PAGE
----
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switchback drop

Whistler, B.C.-based Switchback Entertainment is always pushing the envelope in their production of rad ski videos they’ve been making for Salomon. Last year, I blogged their video featuring Tron-style EL-wire-embellished skiers ripping it up in the moonlight. Their newest video mixes fire and ice, creating the illusion of skiers slashing through a newly burnt forest. It’s so visually engaging, I just had to ask how they did it. Here’s what Switchback’s Jeff Thomas, who directed, filmed, and edited The Burn, said:

When you see “action sport” type films, shorts, and edits, you don’t typically think of visual effects. We have seen a few videos using VFX but it’s not as common as major motion pictures and television. However, we felt for this episode some VFX would be able to drive home a feeling and an idea that wouldn’t be possible without them. Our goal with “The Burn” was to create an episode that could merge action, artistic filmmaking, and reality. Over the last year I had skied through a bunch of “burn zones” and always had this feeling that the forest was not totally dead and that it was still kind of watching you. So that’s where the idea was born — a four-season cycle of a forest fire and how it was never totally dead, just evolving.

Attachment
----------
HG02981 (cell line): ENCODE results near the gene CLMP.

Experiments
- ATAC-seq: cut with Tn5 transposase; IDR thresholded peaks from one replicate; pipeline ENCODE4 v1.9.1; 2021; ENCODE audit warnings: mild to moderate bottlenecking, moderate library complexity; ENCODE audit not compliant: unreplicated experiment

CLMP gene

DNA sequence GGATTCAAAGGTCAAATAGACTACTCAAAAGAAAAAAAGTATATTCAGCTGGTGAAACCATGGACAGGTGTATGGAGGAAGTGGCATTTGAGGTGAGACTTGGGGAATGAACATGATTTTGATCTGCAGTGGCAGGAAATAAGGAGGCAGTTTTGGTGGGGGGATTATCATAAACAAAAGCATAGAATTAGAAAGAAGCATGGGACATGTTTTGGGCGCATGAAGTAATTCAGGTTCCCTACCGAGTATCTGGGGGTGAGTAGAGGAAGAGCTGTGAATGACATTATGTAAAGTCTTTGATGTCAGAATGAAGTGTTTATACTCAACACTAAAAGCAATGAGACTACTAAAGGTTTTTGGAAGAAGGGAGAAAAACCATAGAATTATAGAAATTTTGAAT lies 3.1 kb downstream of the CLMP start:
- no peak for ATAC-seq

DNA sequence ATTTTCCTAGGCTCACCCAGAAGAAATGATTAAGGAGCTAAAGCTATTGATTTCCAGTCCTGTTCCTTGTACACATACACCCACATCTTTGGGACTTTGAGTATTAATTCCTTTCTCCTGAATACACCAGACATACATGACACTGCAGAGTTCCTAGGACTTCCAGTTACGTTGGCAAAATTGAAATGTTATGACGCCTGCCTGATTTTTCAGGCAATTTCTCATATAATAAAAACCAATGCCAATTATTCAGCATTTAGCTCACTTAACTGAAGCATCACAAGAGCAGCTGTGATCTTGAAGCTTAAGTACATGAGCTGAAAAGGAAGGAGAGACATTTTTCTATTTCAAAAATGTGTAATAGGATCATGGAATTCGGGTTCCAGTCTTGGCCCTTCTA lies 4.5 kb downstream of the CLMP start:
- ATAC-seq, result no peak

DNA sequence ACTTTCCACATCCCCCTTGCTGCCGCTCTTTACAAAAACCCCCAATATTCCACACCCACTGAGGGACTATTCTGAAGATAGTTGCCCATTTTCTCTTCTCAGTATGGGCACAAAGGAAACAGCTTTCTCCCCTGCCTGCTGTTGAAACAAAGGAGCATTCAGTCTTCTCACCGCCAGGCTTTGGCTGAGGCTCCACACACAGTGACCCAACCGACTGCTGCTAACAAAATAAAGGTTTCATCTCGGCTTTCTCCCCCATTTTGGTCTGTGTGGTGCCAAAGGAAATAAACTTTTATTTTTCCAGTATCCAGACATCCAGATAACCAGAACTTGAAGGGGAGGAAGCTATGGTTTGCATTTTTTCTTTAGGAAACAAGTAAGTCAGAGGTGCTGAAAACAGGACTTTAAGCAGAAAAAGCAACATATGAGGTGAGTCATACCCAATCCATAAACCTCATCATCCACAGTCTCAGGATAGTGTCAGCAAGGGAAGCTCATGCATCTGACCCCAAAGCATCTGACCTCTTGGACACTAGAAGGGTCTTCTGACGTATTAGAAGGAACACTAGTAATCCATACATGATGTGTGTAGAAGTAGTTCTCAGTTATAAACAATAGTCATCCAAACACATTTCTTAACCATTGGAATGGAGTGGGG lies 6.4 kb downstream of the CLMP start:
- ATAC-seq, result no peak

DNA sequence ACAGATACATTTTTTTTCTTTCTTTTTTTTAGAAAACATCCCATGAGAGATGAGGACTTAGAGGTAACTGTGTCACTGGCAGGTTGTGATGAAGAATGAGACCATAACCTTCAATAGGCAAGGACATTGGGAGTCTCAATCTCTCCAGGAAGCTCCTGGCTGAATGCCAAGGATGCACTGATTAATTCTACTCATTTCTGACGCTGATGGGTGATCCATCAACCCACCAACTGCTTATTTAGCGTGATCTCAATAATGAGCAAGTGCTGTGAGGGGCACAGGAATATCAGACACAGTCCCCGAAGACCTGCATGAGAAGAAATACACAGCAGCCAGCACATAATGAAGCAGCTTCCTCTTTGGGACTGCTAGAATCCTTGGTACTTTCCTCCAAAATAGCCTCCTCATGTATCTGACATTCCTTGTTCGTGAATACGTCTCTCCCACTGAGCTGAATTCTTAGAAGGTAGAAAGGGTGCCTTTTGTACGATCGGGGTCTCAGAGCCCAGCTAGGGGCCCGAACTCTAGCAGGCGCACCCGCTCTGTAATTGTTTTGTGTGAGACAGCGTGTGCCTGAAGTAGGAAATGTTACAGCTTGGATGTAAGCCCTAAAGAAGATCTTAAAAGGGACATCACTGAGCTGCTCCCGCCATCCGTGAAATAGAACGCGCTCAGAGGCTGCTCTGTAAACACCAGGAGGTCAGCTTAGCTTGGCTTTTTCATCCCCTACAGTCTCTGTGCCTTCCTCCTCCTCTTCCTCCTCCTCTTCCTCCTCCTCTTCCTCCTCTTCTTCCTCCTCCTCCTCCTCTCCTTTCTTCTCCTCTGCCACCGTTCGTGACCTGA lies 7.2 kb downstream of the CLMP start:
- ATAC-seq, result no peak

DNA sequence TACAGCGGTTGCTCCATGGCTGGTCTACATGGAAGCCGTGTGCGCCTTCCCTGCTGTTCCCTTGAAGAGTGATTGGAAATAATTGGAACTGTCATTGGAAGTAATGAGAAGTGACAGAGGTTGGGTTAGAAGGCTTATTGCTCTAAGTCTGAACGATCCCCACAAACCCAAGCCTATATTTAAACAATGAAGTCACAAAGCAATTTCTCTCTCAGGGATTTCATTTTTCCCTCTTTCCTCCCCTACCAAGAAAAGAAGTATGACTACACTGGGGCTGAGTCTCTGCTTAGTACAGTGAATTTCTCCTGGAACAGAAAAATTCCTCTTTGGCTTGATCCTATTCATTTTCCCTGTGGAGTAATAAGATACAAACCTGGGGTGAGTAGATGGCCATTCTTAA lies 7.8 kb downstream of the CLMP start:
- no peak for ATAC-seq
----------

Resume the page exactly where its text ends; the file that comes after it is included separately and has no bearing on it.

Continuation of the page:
switchback log

We have been asked over and over again whether the snowy forest was actually on fire, were the trees really smoking/steaming, and if there are actual embers coming out of the snow. As cool and scary as that sounds, no, there were not. Luckily, we have Blair Richmond, who works for Switchback Entertainment and who has worked as a VFX artist on some major motion pictures and projects, so we were able to capture the idea of “keeping the forest alive” through the use of his expertise. We thought if we were able to pull it off in a non-cheesy way it would achieve a cool effect and really drive home the idea that the forest was just evolving.

Throughout the filming of the ski and snow scenes, we always tried to picture the shots as if they were still smoldering and we framed up the most charred trees that we could find. We wanted it to also feel like the forest was watching the skiers and that they were merely just passing through its realm. Once we had all the footage and I had the rough edit done, we started figuring out if adding VFX still would be cool. Blair had some VFX elements, and we filmed some additional fire/smoke elements, and he started adding the smoldering/embering effect to the images. Blair used The Foundry’s Nuke to track, animate, and composite all the fire, smoke, etc., elements into the shots. He also used it to retime and key the plant timelapse at the end of the film. He used Adobe After Effects and Autodesk Maya to do some particle work to customize the embers and smoke/steam effects.

switchback tree

It was a loooooong process. We would go shot by shot, talking about what each shot needed to keep the edit flowing and as fresh as possible. He would track each shot, animate the embers, and ember by ember add them into the charcoaled forest, plus anything else that I would randomly throw his way. Through the edit we also added things like embers popping out of the snow and fire reflecting in icicles just to keep things moving and drive the theme/narration home. I also used the programs Color and Magic Bullet to remove certain colors from the images to only have the warm colors (orange, red, and yellow) present when there was snow involved.